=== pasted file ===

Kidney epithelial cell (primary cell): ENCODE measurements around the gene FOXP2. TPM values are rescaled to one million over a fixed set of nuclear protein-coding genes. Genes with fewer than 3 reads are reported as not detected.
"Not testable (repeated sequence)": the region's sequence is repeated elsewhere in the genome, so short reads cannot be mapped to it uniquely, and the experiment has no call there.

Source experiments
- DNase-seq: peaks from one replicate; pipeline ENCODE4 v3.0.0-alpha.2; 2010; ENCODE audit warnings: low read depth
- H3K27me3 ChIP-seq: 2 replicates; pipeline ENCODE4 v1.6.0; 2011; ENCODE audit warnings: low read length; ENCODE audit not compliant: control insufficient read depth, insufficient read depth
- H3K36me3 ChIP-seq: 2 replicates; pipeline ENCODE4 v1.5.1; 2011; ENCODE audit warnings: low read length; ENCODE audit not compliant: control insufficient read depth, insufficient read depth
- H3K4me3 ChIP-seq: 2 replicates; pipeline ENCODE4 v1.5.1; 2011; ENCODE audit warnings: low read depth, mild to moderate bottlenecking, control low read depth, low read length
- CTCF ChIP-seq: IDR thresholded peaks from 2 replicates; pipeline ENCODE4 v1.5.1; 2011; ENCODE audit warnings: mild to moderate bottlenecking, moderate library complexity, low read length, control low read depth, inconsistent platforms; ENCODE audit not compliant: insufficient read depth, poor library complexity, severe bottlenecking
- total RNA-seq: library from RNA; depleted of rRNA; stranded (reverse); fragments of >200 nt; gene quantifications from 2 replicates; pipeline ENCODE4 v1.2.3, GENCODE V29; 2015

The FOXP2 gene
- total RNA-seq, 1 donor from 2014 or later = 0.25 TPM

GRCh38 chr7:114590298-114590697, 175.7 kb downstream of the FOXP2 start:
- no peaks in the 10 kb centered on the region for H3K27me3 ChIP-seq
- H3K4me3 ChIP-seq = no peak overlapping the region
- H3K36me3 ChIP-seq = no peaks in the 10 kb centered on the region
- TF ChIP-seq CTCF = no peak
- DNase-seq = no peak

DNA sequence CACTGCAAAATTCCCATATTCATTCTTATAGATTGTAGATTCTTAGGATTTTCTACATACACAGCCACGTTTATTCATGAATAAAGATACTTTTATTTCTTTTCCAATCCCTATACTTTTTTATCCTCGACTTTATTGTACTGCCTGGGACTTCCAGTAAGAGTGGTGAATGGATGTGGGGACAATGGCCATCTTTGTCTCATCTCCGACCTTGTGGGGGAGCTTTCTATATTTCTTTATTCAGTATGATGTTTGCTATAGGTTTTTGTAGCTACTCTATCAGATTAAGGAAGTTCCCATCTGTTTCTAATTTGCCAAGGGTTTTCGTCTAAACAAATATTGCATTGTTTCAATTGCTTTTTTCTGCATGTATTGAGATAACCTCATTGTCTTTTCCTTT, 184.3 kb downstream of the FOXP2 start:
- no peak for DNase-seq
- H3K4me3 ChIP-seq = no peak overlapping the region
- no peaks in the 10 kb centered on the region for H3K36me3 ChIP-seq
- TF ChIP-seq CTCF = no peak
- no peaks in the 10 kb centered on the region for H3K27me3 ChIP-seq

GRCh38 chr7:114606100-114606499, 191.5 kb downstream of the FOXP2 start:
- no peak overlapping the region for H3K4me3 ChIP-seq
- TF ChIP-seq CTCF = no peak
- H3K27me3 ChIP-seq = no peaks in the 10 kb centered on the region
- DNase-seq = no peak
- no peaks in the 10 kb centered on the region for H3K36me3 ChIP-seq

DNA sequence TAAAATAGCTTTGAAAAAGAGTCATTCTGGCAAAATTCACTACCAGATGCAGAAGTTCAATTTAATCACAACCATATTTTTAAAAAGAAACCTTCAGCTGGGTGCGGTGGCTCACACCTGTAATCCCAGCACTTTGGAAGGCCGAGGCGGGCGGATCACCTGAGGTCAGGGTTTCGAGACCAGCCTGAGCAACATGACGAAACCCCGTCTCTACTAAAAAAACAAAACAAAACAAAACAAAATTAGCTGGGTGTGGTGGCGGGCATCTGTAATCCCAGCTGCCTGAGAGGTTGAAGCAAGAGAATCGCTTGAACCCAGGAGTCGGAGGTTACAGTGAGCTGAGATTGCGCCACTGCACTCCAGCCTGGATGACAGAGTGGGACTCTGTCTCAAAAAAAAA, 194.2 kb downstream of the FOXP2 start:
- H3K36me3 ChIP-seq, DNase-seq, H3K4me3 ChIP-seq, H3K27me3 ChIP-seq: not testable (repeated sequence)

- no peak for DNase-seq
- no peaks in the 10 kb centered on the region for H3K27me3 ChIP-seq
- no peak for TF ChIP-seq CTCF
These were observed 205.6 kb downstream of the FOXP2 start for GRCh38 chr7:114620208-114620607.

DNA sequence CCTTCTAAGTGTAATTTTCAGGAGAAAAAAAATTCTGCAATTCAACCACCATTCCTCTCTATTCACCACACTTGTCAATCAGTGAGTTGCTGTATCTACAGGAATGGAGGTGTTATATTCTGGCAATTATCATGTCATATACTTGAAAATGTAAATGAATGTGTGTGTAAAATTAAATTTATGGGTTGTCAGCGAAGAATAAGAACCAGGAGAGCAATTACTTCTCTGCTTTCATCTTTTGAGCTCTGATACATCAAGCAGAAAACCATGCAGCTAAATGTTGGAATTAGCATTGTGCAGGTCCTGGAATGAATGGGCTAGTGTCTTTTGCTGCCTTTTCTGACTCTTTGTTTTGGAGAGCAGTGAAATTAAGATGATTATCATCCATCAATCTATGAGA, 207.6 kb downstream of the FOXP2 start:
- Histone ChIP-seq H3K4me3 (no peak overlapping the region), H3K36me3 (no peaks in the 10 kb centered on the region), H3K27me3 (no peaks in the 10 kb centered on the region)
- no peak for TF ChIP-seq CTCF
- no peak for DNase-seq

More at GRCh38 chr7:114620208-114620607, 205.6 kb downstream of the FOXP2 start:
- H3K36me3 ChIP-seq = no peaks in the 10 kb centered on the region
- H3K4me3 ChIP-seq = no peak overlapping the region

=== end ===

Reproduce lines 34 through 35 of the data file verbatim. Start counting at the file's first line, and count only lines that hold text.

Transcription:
- no peak for TF ChIP-seq CTCF
These were observed 205.6 kb downstream of the FOXP2 start for GRCh38 chr7:114620208-114620607.